Many keratinases hydrolyze a broad range of soluble and insoluble proteins, such as the enzymes produced by B. subtilis KD-N2 (Cai et al., 2008). This keratinase showed activity on casein, BSA, ovalbumin, feather meal, feather keratin, human hair, and sheep's wool. Finally, keratinases from Paecilomyces marquandii and Dor-atomyces microspores have also been shown to hydrolyze different substrates (Gradisar et al., 2005).

Keratinase production has rarely been described for the genus Aspergillus and the production of keratinase by A. niger strains under solid-state production has not been described until now. Our results here with A. niger could contribute to finding a biotechno-logical route for feather waste degradation.

5. Conclusions

A. niger mutants, especially strain 3T5B8 and 9D80, showed promising proteolytic activity for hydrolyzing feather waste. A. niger mutants cultured by submerged and solid-state fermentation on basal medium supplemented with chicken feather produced a peptidase mixture with high keratinolytic activity. SSF was the best fermentation condition for keratinase production. The keratinases and peptidases migrating at approximately 14—130 kDa are mostly serine peptidases. The keratinase produced by strain 9D80 migrating at 130 kDa seems to be a new keratinase. A. niger may have a potential to be used in biotechnological processes involving keratin hydrolysis, mainly because of its "generally recognized as safe" (GRAS) status and the vast knowledge already accumulated concerning its industrial use.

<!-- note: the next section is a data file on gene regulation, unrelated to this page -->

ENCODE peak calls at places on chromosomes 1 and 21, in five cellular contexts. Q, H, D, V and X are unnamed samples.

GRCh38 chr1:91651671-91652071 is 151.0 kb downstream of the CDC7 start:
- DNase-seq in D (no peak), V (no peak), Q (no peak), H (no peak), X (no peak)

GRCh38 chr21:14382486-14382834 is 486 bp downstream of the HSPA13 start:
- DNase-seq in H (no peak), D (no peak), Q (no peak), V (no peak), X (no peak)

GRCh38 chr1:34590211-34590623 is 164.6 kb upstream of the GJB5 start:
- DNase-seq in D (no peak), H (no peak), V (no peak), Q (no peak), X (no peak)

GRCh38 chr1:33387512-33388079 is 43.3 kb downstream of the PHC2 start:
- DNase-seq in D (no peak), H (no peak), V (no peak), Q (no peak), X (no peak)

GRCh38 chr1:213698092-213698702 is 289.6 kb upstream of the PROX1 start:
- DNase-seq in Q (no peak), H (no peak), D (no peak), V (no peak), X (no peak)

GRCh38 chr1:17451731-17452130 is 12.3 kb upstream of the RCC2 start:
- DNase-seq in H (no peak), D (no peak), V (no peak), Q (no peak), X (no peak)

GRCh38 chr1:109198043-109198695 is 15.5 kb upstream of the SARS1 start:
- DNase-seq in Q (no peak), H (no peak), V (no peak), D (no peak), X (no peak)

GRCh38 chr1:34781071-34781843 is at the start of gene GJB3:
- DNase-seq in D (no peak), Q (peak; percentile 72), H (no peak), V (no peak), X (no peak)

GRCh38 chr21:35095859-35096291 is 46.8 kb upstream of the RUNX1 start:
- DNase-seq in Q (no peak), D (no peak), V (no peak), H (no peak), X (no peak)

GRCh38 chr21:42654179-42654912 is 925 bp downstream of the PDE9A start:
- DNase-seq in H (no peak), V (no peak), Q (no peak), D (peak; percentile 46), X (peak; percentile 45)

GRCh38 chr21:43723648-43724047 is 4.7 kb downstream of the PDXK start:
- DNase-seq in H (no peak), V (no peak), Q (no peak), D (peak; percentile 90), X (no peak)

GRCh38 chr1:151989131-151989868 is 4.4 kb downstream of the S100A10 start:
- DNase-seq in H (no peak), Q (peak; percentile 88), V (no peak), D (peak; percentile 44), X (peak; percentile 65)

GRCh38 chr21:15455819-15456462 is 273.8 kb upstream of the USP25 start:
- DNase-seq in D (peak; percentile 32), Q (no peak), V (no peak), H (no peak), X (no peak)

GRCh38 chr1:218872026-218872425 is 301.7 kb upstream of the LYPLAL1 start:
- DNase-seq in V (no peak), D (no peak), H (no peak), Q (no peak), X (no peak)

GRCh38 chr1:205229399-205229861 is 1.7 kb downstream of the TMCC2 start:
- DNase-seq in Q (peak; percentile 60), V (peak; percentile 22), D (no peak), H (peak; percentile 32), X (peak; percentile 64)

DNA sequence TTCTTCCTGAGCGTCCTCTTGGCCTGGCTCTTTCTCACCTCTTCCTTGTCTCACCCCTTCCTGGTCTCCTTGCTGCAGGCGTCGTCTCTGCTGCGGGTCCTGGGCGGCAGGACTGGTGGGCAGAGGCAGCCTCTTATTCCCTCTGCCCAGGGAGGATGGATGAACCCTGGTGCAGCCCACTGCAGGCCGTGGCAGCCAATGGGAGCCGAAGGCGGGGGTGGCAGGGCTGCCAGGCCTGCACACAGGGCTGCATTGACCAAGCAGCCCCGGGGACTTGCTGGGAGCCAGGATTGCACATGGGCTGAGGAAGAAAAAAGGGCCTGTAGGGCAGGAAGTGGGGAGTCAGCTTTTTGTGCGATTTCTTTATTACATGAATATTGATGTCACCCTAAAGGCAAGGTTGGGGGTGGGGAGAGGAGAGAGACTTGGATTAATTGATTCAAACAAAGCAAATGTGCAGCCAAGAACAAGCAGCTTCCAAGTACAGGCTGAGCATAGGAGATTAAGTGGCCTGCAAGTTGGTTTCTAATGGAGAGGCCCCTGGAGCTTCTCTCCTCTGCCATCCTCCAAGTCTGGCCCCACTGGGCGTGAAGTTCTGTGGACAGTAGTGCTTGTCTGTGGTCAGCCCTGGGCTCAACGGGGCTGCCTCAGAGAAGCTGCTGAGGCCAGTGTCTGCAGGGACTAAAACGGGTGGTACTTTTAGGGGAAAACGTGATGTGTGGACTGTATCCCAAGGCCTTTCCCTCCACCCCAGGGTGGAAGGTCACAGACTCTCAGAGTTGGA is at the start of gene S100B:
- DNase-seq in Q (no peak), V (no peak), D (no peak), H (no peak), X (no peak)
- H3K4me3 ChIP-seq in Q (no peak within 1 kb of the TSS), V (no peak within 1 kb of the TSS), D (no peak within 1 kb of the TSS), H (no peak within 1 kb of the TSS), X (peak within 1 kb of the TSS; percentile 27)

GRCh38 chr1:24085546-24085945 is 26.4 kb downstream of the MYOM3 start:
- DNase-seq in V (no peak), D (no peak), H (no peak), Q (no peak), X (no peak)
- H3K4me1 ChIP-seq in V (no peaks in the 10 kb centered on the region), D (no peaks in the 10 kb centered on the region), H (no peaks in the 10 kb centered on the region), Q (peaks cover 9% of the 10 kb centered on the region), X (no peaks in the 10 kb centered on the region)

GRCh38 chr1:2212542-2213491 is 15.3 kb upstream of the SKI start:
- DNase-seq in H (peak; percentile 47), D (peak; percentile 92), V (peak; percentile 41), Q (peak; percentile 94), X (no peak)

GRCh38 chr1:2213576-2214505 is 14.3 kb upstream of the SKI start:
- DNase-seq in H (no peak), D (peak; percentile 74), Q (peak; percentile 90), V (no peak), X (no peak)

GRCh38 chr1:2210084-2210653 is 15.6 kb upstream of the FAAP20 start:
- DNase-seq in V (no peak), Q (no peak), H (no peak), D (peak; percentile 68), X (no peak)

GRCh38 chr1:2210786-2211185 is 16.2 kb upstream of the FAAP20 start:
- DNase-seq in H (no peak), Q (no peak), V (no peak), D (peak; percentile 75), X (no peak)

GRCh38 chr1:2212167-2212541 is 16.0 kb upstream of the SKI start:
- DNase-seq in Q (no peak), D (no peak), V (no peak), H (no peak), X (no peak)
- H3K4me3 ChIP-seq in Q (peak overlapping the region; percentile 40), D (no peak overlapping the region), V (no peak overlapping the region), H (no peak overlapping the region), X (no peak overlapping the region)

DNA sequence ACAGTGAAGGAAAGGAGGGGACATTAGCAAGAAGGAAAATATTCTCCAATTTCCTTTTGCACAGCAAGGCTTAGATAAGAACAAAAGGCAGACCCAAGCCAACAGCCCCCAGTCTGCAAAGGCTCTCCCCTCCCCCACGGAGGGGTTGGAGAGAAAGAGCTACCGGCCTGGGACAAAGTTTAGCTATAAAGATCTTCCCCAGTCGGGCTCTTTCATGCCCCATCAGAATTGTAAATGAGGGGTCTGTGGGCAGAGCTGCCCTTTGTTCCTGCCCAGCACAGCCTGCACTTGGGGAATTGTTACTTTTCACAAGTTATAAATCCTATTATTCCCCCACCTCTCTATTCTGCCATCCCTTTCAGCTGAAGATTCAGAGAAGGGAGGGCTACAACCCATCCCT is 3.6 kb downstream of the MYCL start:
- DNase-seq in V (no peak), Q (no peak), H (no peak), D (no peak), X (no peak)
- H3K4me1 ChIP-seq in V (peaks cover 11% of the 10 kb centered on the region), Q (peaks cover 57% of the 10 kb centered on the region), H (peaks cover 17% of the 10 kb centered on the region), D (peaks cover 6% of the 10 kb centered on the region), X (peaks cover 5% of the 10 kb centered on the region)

Acknowledgment

This work was supported by grants from Conselho Nacional de Desenvolvimento Científico e Tecnológico (MCT/CNPq), Coordenado de Aperfei^oamento Pessoal de Nível Superior (CAPES), and Funda^ao Carlos Chagas Filho de Amparo a Pesquisa do Estado do Rio de Janeiro (FAPERJ). The authors are grateful to to leda Coleto Miguel de Castro e Silva for technical support. This manuscript was reviewed by a professional science editor and by a native English-speaking copy editor to improve readability.